geological deposits whose formation is genetically related to modern or ancient mountain glaciers or continental ice caps. Glacial deposits are divided into glacial deposits proper (or moraine) and aqueoglacial deposits.
Glacial deposits proper arise when fragmentai material carried within the glacier is directly deposited beneath the glacier. These deposits are composed of unsorted loose fragmentai rock, more often boulder clay, loams, and sandy loams and, more rarely, boulder sands and coarse gravel containing boulders, rock debris, and pebbles.
Aqueoglacial deposits are formed inside and along the periphery of glaciers from sorted morainic material that has been redeposited by meltwaters. Among these deposits a distinction is made between glaciofluvial deposits, which are the deposits of streams of meltwater (obliquely bedded sands, gravel, and shingle), and glaciolacustrine deposits of englacial and periglacial lakes (predominantly varved clays).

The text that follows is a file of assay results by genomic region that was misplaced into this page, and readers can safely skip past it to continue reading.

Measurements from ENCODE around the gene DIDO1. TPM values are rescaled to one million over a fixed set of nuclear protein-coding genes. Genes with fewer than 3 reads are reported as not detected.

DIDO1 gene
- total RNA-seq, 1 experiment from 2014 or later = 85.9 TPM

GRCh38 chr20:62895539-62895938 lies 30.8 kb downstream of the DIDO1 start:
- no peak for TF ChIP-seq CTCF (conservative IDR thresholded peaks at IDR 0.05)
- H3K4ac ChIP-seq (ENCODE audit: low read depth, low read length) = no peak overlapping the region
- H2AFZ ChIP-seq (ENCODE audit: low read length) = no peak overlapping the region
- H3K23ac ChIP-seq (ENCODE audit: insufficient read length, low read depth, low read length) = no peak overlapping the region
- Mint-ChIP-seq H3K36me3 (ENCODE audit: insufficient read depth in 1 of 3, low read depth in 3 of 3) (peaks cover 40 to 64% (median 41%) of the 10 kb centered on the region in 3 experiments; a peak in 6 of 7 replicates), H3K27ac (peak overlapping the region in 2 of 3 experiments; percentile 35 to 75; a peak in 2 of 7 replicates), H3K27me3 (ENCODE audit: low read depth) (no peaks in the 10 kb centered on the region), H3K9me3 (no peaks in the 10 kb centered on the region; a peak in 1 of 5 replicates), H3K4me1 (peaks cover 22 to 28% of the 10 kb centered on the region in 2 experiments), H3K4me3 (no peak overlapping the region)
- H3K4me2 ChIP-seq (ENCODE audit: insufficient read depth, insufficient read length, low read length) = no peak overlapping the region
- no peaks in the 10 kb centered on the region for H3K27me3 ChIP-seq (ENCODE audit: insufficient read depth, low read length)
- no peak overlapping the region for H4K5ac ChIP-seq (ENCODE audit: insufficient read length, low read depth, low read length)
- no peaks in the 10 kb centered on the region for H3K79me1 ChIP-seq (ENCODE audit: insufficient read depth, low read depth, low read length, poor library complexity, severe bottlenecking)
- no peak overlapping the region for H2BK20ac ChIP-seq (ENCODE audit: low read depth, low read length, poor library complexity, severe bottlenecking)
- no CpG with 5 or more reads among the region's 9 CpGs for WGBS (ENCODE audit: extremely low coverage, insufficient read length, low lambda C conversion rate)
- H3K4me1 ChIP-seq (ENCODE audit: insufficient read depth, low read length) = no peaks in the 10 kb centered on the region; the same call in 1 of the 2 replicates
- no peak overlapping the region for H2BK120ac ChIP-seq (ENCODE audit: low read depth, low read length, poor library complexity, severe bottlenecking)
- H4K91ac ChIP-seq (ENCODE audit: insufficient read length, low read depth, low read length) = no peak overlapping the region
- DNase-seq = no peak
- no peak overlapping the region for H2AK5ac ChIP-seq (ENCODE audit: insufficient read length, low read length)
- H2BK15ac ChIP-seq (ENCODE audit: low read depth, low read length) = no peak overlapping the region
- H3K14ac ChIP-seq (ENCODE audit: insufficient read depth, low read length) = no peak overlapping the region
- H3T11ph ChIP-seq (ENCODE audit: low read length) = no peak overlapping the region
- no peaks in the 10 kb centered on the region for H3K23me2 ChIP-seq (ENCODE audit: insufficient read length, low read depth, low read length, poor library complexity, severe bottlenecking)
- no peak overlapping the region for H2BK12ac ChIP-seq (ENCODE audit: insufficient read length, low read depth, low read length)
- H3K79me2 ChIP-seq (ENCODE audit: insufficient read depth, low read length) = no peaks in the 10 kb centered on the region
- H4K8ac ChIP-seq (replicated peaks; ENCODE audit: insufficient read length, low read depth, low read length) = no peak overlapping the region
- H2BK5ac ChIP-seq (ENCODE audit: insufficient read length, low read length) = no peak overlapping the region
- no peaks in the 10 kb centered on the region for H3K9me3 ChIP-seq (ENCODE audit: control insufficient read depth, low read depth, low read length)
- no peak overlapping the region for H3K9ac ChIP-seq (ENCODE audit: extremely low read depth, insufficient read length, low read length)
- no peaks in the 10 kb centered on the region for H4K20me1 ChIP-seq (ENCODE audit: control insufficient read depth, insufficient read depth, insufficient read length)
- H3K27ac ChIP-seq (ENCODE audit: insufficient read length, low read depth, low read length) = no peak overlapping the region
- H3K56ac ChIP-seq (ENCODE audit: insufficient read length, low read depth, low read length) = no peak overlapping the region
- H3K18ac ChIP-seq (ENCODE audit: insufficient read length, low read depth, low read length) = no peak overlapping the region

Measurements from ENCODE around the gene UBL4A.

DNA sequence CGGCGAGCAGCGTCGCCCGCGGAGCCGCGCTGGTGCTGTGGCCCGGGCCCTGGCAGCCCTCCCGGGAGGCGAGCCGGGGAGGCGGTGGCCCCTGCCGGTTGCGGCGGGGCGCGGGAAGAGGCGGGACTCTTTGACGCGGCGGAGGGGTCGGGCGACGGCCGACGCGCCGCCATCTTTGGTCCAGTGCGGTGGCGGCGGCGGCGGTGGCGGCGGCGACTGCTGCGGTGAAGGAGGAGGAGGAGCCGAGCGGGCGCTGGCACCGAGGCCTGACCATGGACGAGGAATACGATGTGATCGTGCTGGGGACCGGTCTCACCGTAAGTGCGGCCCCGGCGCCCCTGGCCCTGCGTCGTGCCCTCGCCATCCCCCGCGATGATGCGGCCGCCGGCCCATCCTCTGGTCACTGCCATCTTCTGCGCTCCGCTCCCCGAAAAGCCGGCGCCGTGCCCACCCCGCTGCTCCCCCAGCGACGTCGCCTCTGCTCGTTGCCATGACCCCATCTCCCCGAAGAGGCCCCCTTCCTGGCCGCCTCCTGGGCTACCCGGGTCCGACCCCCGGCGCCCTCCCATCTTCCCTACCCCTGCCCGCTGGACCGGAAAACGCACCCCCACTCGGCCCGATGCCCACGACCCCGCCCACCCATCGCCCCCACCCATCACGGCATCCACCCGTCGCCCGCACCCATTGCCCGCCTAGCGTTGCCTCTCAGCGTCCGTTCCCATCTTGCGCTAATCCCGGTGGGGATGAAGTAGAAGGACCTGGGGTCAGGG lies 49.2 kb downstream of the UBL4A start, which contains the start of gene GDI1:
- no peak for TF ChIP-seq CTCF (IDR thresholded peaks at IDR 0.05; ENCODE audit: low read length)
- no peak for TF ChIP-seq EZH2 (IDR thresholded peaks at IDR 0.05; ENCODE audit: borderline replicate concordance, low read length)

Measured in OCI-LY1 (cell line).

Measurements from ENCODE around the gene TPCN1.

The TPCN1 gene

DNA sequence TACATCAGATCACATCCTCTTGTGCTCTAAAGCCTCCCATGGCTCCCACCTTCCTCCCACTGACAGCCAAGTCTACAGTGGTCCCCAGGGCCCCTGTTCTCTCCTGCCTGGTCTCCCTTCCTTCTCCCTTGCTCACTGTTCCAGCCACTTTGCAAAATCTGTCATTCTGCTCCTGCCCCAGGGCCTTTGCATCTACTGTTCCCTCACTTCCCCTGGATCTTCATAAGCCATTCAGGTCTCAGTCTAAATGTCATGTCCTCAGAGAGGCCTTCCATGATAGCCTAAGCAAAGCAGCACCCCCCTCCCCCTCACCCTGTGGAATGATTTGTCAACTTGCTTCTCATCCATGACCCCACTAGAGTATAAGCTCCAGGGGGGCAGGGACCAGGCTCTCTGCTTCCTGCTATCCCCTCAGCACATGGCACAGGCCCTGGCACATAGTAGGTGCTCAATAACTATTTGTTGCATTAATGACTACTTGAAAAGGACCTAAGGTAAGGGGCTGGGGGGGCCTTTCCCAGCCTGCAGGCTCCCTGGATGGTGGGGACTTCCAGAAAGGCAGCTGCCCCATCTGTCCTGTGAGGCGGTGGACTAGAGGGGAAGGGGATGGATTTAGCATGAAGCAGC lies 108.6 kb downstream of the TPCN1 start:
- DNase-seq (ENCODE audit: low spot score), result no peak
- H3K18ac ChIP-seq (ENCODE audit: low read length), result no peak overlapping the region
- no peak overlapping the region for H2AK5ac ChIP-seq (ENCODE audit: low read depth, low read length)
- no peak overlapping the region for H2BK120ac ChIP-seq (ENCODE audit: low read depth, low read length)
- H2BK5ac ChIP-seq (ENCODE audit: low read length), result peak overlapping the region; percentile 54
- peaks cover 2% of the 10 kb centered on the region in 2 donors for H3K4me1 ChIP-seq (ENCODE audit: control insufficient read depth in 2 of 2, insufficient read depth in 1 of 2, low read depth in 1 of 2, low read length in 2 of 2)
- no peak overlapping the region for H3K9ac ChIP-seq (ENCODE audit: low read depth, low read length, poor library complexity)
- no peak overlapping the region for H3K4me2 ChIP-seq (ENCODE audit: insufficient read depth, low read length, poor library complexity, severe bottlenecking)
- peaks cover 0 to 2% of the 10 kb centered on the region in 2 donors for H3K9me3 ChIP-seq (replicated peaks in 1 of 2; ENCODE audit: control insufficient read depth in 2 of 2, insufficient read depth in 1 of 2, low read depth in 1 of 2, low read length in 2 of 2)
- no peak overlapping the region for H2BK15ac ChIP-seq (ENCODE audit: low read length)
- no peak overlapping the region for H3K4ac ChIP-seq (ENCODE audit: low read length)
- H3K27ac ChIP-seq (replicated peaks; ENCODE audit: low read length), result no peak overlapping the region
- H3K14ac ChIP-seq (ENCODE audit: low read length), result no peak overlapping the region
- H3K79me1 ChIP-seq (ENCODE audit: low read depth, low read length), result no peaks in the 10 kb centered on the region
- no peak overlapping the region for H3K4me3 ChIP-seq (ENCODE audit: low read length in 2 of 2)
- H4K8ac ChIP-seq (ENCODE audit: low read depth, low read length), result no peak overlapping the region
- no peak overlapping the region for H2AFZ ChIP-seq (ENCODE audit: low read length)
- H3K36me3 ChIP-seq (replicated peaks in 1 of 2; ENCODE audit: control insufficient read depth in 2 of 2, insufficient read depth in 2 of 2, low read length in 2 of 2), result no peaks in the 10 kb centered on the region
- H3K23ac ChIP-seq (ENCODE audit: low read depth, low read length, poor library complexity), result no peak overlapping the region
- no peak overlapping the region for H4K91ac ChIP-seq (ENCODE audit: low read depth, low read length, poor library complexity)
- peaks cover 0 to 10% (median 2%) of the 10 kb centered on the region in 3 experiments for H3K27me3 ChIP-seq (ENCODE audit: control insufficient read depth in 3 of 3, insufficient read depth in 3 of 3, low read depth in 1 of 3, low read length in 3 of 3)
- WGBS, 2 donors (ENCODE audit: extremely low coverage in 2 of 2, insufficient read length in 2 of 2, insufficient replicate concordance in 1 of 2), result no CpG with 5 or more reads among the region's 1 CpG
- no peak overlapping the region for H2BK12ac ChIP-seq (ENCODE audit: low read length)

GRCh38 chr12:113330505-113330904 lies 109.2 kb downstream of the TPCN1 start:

All types of glacial deposits form complicated combinations (glacial complexes or glacial formations). They are particularly characteristic for the youngest Anthropogene system, during whose formation extensive continental glaciers covered enormous areas in the present-day temperate zones. Among the deposits of the Upper Paleozoic, the Ordovician, and the Pre-cambrian, ancient glacial deposits are also known; they are usually greatly consolidated, cemented together, and sometimes also metamorphosed (tillites).
REFERENCEShantser, E. V. Ocherki ucheniia o geneticheskikh tipakh kontinental’-nykh osadochnykh obrazovanii. Moscow, 1966.
E. V. SHANTSER